I feel like we’ve been in “Diversity, Equity and Inclusion 101” class for decades now. Starting more than 30 years ago organizations first funded the “D” (diversity). Then when those programs didn’t diversify workforces enough, they added the “I” (inclusion) and more recently the “E” (equity) to bring racial and gender balance into their leadership ranks. Now we’re talking about the “B” (belonging). Yet the lack of true diversity, equity and inclusion in our workplaces and leadership remains.
An emphasis on welcoming diverse minds and bodies into leadership is still very much needed. Diverse board representation remains low and among executive team numbers it’s even lower (women’s representation 15–28%, ethnic minority representation 13–17%, with executive team numbers lower than board members). Improvement in these numbers recently has been glacial.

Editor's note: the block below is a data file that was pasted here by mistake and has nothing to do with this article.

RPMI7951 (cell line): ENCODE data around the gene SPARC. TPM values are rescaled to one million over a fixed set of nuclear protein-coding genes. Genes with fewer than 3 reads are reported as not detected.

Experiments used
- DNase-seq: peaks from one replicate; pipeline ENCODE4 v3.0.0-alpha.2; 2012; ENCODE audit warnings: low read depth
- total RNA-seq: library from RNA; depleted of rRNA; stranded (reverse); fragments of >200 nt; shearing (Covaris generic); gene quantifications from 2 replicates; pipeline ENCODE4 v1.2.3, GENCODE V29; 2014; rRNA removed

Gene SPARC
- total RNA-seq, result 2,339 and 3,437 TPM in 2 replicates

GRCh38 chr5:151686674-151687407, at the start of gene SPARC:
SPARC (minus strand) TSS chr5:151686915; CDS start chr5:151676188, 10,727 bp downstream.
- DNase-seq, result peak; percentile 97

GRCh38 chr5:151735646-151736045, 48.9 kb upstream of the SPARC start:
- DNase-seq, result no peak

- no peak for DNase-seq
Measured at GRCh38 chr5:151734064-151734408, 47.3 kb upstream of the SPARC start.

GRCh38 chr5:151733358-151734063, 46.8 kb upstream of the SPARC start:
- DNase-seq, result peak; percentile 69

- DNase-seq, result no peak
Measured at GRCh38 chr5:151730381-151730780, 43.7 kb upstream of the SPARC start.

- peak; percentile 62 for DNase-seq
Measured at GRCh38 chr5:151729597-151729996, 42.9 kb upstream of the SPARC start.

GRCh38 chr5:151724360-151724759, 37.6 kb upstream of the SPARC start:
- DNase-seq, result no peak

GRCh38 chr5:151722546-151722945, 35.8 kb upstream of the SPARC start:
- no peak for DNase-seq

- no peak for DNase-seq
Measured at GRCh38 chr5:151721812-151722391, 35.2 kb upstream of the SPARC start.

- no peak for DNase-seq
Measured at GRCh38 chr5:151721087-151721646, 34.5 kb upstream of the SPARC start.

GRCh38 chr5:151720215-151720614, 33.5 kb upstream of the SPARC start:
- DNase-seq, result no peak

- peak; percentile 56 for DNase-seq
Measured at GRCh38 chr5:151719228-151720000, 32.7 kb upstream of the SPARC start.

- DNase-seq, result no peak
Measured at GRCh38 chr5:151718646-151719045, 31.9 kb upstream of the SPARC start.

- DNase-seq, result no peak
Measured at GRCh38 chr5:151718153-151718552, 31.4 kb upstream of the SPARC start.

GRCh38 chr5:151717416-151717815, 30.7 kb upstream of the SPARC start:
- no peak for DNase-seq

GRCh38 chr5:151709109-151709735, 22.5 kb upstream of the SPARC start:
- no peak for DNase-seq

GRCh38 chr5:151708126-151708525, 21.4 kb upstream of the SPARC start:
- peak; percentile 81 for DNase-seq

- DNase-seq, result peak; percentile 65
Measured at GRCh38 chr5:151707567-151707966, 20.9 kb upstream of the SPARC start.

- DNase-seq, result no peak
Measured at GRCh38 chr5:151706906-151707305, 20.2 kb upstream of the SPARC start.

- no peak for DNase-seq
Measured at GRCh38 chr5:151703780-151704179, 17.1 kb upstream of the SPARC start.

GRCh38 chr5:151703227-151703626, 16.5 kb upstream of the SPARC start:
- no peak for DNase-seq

Given that gazillions of dollars have been poured into Diversity, Equity and Inclusion (DEI) initiatives to create more diverse workplaces, the return above isn’t all that impressive. What gives?
There are plenty of true DEI primers available so I won’t reiterate all the research that tells us about systemic barriers, unconscious bias and the limited impact of performative allyship, but I will summarize what I observe from both our research and the interpersonal dynamics I pick up through coaching many female and underrepresented leaders. I especially want to highlight a few dynamics I think are underappreciated by the White majority in leadership. Knowing these issues can make us better DEI allies to those around us no matter where on the ladder of privilege and inequity we personally hang out.
Read the full post at InPowerCoaching.com